How Making Decisions at the Edge Can Help Handle Modern Digital Demands

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Companies undercut the potential of their move to the edge when reliance on communication between edge and central infrastructure introduces unnecessary latency. Rafael Umann, CEO of Azion Technologies, discusses how enabling decision-making directly on the edge offers unparalleled speed and efficiency without sacrificing reliability.

Over 2 billion people worldwide shopped online in 2021Opens a new window . When it comes to e-retail and other industries that rely on digital experiences, a fast and reliable experience is now table stakes. Yet these industries face enormous and growing volumes of compute that place tremendous strain on their infrastructure. 

In order to keep up with demand, many companies are now relying on edge computing and infrastructure to improve the customer experience, placing not only the content but also applications as close to users as possible. Unfortunately, the benefits of distributed infrastructure are often undermined by the need to communicate with central data centers for decision-making, introducing latency and jeopardizing customer satisfaction. 

An increasingly viable alternative to relying on central infrastructure is writing and administering rules and logic directly through edge computing and edge infrastructure in retail, tech, finance, and other industries. This strategy can provide users with highly responsive experiences and bolster security without taxing budgets and back-end infrastructure. Let’s take a look at a few ways in which automating decision-making, reporting, and security through enterprise edge computing can make it possible to handle the rigors of the modern industry better.

Delivering Targeted Experiences from the Edge 

Part of what makes high traffic so challenging is that many companies must personalize experiences to each user. For example, a retail site that promotes “local deals” to everyone in a certain country will need to display distinct product collections for each region. When dynamic content needs to be obtained from central infrastructure in every instance, the result is sluggish queue systems and the need for elaborate back-end infrastructure.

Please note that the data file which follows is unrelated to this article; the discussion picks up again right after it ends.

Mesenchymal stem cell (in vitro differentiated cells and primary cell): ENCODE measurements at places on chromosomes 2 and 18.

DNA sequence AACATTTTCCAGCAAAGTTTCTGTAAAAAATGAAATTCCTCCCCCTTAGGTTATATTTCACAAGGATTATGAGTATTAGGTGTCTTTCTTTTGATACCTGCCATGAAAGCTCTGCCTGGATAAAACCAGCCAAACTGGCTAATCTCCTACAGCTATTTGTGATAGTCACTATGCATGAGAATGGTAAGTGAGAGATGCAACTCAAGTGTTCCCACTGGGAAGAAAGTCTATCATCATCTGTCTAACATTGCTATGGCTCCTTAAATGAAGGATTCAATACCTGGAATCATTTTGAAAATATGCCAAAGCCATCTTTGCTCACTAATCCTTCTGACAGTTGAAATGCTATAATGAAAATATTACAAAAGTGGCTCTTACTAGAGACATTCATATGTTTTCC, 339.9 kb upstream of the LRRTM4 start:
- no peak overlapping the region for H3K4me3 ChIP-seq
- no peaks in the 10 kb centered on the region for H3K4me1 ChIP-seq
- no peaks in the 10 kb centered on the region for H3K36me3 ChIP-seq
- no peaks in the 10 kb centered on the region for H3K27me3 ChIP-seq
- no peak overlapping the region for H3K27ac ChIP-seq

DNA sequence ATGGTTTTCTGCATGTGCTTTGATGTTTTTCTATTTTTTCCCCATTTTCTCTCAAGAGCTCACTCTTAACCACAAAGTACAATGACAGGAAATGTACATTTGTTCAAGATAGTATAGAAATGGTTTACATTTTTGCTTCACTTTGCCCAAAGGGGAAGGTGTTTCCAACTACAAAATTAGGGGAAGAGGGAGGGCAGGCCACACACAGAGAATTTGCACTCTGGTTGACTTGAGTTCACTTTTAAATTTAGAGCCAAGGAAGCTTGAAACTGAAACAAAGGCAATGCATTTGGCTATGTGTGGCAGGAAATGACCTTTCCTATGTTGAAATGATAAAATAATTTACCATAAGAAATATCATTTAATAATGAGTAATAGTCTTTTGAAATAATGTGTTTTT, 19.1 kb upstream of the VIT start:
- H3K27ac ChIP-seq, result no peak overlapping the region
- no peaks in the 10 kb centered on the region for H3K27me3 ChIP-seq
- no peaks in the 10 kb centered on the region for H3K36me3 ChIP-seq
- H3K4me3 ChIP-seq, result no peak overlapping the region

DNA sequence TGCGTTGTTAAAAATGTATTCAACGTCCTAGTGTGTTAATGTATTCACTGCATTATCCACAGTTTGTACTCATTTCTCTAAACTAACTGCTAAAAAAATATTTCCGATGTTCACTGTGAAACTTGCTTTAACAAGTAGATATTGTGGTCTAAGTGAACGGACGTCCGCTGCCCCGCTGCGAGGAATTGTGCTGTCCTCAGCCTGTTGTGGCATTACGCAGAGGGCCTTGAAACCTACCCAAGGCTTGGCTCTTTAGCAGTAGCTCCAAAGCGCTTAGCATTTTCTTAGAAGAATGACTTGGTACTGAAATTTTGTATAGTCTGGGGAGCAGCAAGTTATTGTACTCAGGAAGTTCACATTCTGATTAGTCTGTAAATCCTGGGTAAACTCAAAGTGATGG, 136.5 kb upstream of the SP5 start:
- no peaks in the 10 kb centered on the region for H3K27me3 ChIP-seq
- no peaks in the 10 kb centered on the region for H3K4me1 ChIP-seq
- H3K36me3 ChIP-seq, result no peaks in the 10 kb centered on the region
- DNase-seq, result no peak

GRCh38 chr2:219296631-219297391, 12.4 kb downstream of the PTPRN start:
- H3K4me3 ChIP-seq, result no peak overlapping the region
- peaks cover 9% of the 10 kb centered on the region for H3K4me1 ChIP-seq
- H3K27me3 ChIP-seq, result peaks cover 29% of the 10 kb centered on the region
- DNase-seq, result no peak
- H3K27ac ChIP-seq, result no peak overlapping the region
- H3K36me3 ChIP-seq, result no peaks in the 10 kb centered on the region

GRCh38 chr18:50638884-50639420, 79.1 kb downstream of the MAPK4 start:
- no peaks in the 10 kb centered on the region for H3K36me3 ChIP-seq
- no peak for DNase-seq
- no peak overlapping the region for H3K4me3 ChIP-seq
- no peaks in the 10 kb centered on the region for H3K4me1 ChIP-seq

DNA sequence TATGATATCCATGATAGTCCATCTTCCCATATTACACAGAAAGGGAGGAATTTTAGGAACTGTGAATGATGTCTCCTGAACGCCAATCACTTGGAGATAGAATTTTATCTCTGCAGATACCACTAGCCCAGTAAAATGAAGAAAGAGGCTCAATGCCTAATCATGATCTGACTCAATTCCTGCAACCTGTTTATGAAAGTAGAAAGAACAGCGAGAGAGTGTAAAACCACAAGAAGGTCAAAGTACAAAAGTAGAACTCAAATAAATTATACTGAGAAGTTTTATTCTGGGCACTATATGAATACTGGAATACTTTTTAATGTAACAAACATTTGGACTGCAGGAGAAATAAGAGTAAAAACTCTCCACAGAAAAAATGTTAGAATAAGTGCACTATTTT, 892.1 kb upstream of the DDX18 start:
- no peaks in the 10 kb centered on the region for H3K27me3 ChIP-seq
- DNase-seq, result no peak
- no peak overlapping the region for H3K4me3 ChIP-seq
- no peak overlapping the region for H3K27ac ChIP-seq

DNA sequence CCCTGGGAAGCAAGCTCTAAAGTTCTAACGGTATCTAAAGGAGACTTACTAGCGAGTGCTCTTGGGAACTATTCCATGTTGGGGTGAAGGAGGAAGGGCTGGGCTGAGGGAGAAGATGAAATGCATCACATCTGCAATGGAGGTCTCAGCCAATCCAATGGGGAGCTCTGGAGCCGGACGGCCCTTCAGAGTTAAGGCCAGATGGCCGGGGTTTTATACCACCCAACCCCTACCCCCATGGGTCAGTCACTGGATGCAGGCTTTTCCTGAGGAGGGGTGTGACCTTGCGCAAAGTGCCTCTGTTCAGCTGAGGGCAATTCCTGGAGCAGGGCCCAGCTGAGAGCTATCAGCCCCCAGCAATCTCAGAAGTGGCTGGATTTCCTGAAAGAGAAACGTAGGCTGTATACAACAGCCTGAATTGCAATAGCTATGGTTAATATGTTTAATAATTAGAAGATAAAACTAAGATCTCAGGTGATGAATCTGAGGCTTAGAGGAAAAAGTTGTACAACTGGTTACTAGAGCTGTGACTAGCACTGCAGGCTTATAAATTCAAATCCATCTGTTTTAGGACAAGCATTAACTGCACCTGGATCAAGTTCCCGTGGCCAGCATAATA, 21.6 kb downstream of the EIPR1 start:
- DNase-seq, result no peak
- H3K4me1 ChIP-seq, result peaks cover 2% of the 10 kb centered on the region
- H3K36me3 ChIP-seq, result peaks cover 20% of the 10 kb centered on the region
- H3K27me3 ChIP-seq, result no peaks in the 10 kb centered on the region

Leaders and innovators are now using the edge to execute business rules (code) at the edge and then automatically cache the appropriate content for each user demographic, detecting which demographic a given user falls into and then presenting the user with the appropriate content. This way, content is targeted for maximum engagement without demanding case-by-case communication back to the company’s central infrastructure. 

Even websites that don’t target different content to different users can rely on edge computing to bolster the customer experience. A/B testing, or showing different versions of a site to varying visitors in order to determine which is most compelling, is a common way of optimizing a given site. As traditionally administered with compute-intensive JavaScript, this can introduce a significant slowdown.

Instead, firms can assign cookies directly to users from the edge as they arrive on a site. From there, the firm can record users’ engagement and determine the best version to show subsequent users. In fact, the edge infrastructure can directly access edge databases to review the results of A/B testing and decide which content to display without needing to access centralized infrastructure at any time.

See More: How to Optimize Your IT Infrastructure to Meet Edge Computing Requirements

Determining Access Restrictions from the Edge

In some instances, users should be restricted from accessing content altogether, either to ensure privacy or to block out malicious actors. If you have a good understanding of what content needs to be protected and from whom, you can push this process to the edge to avoid taxing your central infrastructure.